On September 2, the finance ministers of the G7 countries—Canada, France, Germany, Italy, Japan, the United Kingdom, and the United States—released a statement confirming their plans to implement price caps on Russian crude oil and petroleum products.
The idea of the price cap is to leverage the United States and Europe’s control of the insurance and shipping services to prohibit those industries from facilitating any oil shipment that does not meet the yet-to-be-determined price cap, thus forcing Russia to abide by the regulation. Once the plan is finalized, the G-7 countries hope to implement the cap on crude oil starting on December 5, with the cap on refined products to follow two months later.
Secretary of the Treasury Janet Yellen called the move “a critical step forward in achieving our dual goals of putting downward pressure on global energy prices while denying [Russian president Vladimir] Putin revenue to fund his brutal war in Ukraine,” in a separate statement released the same day. The United States and Europe hope such a maneuver will help fill a gap in the unprecedented sanctions that the West has imposed on Russia since its invasion of Ukraine in February. Thus far, the Russian economy has managed to stay afloat due to oil sales. According to the Wall Street Journal, Moscow has earned $74 billion via oil sales through July of this year.
If the G7 can successfully enforce a price cap, it could keep the price of oil relatively stable while limiting Russia’s profits, finding a middle ground between the status quo and an earlier proposal to issue a complete ban on insuring Russian oil shipments that was to take effect at the end of the year, and which would likely have seen the price of oil skyrocket. Questions about whether this plan can be put into action, and how effective it will be, remain.
The most important of these questions is Moscow’s response. While conventional wisdom suggests that Russia would abide by the new rules because even reduced profits from sales are still preferable to none, this is not necessarily the case. “Russia is a strategic player with a somewhat exotic value function, adept at negative-sum games,” Sergey Vakulenko, an independent energy analyst and the former head of Strategy and Innovations at Gazprom Neft, wrote in a July 2022 article for Carnegie Politika. “With that in mind, Moscow could well be inclined to call the West’s bluff and establish not a price ceiling but a floor for its crude, prohibiting exports at a price lower than that threshold. ... and then Moscow could simply wait for buyers’ cartel defectors to come knocking at its door.”
Putin has already threatened retaliation against countries that participate in capping oil prices. And as with any other sanctions, Putin and his allies are surely conceiving how to successfully circumvent the impending caps, including whether oil exports could be insured by Russian or Asian insurers.
The other important factor to consider is how other important stakeholders outside of Russia or the G7 respond to the initiative, including the countries of the Organization of the Petroleum Exporting Countries (OPEC). President Joe Biden traveled to Saudi Arabia earlier this summer in an effort to convince Riyadh to pump and ship more oil, partly in order to ease the effects of a possible price cap on Russia. At the time, it was reported that this could be a nearly impossible task, in part because Saudi Arabia may have already been out of supply.
But aiding the West in enforcing a price cap on Russian oil may also run counter to Saudi Arabian—and the other members of OPEC’s—interests. Setting a price cap poses a direct threat to OPEC’s ability to set global oil prices. “Paradoxically, Russia may get some help from the OPEC countries here. For them, an emerging buyers’ cartel risks potentially manipulating the entire oil market and its prices,” writes Vakulenko in a recent follow-up to his July article for Carnegie. Therefore, regardless of whether or not Saudi Arabia has additional oil supply, it may be hesitant to increase exports.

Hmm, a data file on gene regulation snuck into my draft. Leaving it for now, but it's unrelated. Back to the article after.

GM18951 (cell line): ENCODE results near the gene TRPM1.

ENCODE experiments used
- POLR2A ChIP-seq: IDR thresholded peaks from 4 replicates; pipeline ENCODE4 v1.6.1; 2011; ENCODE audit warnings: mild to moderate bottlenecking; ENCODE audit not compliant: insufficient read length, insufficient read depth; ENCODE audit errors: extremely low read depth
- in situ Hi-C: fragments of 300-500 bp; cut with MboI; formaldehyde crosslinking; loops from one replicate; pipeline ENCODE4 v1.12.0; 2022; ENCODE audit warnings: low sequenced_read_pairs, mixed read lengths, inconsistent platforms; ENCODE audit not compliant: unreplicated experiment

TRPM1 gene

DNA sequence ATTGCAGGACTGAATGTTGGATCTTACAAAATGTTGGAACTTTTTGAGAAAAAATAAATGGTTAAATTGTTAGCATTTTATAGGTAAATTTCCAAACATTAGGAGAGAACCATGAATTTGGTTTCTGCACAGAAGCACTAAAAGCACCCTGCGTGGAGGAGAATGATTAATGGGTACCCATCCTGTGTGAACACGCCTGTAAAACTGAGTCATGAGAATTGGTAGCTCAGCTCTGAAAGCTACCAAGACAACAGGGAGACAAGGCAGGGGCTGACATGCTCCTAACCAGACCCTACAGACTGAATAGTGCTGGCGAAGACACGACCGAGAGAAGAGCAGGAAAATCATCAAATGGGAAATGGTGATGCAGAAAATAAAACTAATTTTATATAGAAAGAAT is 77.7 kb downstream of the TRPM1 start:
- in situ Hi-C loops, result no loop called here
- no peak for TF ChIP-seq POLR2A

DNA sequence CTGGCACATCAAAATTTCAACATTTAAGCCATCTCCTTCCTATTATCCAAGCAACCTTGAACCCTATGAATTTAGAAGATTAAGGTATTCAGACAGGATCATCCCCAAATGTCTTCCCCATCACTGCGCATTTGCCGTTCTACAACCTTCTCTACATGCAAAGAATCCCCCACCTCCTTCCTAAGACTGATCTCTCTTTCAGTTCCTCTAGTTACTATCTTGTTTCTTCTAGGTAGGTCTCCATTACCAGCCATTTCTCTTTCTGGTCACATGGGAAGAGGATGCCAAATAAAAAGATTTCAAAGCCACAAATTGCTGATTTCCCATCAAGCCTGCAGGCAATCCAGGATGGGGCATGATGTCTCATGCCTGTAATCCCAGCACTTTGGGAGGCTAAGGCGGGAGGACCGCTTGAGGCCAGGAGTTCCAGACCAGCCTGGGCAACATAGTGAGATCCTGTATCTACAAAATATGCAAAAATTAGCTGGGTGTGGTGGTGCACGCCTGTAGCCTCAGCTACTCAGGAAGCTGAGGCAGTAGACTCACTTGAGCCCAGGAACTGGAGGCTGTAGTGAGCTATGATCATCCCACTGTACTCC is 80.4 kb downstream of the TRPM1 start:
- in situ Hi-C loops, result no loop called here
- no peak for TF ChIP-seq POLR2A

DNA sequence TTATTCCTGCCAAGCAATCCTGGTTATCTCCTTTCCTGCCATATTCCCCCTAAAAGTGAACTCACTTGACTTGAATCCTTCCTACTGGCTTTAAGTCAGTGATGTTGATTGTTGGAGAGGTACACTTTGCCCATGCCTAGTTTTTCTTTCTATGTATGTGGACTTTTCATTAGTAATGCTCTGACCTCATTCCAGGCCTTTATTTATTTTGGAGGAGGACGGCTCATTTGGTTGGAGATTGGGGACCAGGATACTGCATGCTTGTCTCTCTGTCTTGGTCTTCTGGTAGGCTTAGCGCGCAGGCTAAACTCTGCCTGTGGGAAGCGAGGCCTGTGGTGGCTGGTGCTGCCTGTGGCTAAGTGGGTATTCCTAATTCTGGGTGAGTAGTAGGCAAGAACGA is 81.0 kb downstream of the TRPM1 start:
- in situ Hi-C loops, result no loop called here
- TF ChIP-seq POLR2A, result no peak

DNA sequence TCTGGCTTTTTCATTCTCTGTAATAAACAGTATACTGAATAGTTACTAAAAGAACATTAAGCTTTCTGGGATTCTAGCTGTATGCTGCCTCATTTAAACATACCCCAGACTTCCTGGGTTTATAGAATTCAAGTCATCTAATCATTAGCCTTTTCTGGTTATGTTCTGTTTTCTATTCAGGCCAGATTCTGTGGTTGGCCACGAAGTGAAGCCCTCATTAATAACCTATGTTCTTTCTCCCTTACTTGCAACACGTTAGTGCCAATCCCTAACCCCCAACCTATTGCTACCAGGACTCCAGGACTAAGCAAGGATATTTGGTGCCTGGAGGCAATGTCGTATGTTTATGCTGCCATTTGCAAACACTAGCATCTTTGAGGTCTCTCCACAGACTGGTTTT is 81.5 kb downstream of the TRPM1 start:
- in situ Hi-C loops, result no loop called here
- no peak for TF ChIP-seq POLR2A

Although its response to a price cap remains to be seen, so far Saudi Arabia and OPEC have taken the opposite approach. As a result of a recent decrease in oil prices, the organization agreed to reduce production.
Finally, the G7 will likely also need buy-in from China and India for their plan to be successful. The two economic powers have been the big buyers since the invasion of Ukraine and are responsible for over half of all Russia’s seaborne oil exports. So far, both countries have been noncommittal regarding how they would respond to a price cap: Indian petroleum minister Shri Hardeep Singh Puri has said that he would consider the proposal but that he ultimately has no moral conflict with doing business with Russia. “I have a moral duty to my consumer,” Puri said earlier this month.
A spokesman for the Chinese foreign ministry said that Beijing hoped that “relevant countries will make constructive efforts to ease the situation through dialogue and consultation, not do the opposite.”
If Russia does not abide by the price cap, it could provoke a war of attrition between Moscow and the West. If Putin decides to halt exports to countries that enforce the cap before December, oil prices would again increase, creating a political headache for Biden ahead of the approaching midterm elections.
Consequently, while the intentions behind the price cap may be worthwhile, it may be difficult to carry out in practice. There are too many different stakeholders that must be accounted for, and if the G7, Russia, and OPEC are all unwilling to budge, the costs could be significant.
Blaise Malley is an Associate Editor at The National Interest. His work has appeared in The New Republic, The American Prospect, and elsewhere.